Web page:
Submitted by Charles Hugh-Smith of OfTwoMinds blog,
America's legacy systems are like stars about to go super-nova.
There are two problems with the vast, sprawling legacy systems we've inherited from the past: they're dysfunctional and cannot be fixed/reformed. The list of dysfunctional legacy systems that cannot be truly reformed is long: Social Security, with its illusory Trust Funds and unsustainable one-to-two ratio of beneficiaries to full-time workers; Medicare, 40% fraud and ineffective/needless care; the healthcare system (if you dare even call the mess a system), 40% paper shuffling and 25% defensive medicine and profiteering; weapons procurement–the system works great if you like cost overruns and programs that take decades to actually produce a weapon; higher education–costs have skyrocketed 700% while studies (Academically Adrift) have found that fully a third of all college graduates learned little of value in their four years; the financial system–now that we've given the Federal Reserve oversight over Too Big To Fail Bank practices, do you really think we'll ever get rid of TBTF banks?
One place to start an investigation of any legacy system is to ask: how would we design a replacement system from scratch? The gulf between a practical, efficient replacement system and the broken legacy system is a measure of the legacy system's dysfunction.
We all know why legacy systems cannot be reformed or replaced: each has a veritable army of constituents and vested interests. Every single person drawing a check or payment from the legacy system fears reform of any kind, as each fears that their place at the feeding trough might be threatened.
As a result, reform is necessarily superficial, a simulacrum of real reform that satisfies the PR need to "fix the system" but actually hardens the system against future reform by adding layers of complexity that act as defensive complexity moats.
There is a fundamental asymmetry between those threatened by reform and the reformers. The reformers are trying to save the system from eventual collapse, but the benefits of their efforts often fall to the cohort of young people who have not yet become voters or entered the workforce; these citizens don't exist politically.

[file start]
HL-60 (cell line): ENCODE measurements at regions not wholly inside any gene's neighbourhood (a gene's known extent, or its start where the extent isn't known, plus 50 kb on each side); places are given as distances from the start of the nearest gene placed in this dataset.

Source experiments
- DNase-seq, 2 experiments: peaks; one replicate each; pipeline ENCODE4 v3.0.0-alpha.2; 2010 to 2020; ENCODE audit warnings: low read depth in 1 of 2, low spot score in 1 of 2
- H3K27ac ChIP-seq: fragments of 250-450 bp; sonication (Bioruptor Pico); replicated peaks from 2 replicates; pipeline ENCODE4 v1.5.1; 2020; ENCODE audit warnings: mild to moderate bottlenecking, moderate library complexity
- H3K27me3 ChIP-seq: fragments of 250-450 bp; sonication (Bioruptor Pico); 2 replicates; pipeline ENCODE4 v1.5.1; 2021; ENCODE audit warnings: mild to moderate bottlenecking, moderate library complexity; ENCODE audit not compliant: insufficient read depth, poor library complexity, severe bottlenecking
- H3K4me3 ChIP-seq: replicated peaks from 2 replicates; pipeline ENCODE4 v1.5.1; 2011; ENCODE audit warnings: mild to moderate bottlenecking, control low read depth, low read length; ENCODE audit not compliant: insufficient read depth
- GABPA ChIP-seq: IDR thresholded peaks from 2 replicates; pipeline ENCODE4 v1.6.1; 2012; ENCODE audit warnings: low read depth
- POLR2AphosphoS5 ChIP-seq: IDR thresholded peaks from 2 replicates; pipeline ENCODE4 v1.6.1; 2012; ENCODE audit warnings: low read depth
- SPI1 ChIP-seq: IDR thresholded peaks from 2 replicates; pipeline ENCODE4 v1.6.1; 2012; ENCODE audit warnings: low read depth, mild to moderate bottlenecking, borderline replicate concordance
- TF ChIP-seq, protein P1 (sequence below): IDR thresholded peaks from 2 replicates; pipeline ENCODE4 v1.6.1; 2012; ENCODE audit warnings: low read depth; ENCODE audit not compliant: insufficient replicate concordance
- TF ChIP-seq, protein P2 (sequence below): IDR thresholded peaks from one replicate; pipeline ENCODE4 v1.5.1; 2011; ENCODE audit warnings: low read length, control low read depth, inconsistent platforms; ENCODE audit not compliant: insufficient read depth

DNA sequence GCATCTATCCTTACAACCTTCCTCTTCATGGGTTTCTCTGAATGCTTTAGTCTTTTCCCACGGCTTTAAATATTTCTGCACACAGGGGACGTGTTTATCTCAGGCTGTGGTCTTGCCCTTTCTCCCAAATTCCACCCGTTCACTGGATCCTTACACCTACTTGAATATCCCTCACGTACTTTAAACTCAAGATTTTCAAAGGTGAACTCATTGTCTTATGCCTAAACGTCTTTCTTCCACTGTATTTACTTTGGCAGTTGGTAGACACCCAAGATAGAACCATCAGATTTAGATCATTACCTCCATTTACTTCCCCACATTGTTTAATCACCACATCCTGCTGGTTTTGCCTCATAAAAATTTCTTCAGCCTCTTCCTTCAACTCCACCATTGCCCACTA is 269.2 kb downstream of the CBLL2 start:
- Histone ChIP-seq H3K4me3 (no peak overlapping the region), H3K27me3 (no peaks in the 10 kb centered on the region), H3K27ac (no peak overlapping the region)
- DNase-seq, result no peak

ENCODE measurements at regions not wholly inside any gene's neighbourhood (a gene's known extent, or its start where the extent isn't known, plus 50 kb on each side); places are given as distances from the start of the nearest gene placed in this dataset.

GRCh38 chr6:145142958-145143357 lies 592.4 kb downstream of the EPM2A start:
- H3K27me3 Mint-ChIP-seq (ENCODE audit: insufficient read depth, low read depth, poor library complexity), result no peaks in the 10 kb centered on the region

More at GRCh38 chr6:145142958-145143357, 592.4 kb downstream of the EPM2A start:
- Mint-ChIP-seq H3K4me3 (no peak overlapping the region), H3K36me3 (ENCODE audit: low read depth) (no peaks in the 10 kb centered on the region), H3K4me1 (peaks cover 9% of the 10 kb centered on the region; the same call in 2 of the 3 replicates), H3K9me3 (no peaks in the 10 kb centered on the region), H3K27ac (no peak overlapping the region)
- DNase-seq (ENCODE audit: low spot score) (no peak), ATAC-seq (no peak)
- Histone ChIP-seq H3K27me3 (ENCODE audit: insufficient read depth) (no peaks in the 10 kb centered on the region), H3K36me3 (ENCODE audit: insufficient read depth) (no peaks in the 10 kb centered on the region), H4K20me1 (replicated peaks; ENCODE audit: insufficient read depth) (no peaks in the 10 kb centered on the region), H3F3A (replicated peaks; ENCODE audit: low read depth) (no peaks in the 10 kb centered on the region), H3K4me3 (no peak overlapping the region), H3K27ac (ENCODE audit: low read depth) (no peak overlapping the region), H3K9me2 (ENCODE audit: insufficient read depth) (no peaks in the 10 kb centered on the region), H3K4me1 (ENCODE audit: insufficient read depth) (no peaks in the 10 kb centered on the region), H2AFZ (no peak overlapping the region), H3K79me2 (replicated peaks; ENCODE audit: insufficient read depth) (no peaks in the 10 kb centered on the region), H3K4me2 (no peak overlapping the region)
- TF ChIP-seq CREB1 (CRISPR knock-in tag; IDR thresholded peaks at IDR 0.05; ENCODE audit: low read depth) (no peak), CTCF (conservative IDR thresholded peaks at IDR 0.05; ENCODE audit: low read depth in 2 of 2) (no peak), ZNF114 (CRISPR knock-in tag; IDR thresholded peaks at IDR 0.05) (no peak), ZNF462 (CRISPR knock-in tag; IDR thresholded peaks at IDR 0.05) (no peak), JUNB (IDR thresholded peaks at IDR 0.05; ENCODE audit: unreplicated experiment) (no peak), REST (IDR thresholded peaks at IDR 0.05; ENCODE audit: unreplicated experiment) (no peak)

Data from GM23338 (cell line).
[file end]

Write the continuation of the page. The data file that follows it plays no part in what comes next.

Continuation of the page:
Meanwhile, those drawing paychecks, benefits or payments from the legacy system will fight with every fiber of their being to protect every cent of "their fair share." (Needless to say, every share is fair and deserved.) Those resisting reform are fighting to the death, so to speak, while the reformers have no equivalent motivation or political persuasion.
Corporations threatened by reform launch a ceaseless lobbying/PR attack on the reform, either watering it down, eviscerating the regulatory structure or co-opting the reformers into accepting a superficial reform rather than walk away with nothing.
Legacy systems have hardened into bureaucracies whose primary purpose is defending the fiefdom's budget and power from any threat. I prepared this chart to illustrate the life-cycle of bureaucracy:
As revenue flatlines and pressure for real reform mounts, the embattled institutions find that propaganda and facsimiles of reform are cheaper "solutions" than real reform. This is the key driver behind the flood of propaganda and all the phony "reforms" laid out in thousands of pages of befuddling bureaucratic self-preservation.
Real reform would mean powerful constituencies would have to take real reductions in staffing, power, benefits and in their share of the national income. Rather than reveal this double-bind–reform is impossible but the Status Quo is unsustainable–the legacy system deploys its gargantuan resources to laying down a smoke-screen of bogus reforms and ginned-up statistics.
America's legacy systems are like stars about to go super-nova. They have increased in size to the point where their stupendous mass guarantees that once their energy source (as measured in fossil fuels and money) falls below a certain threshold, the institution will collapse inward on itself.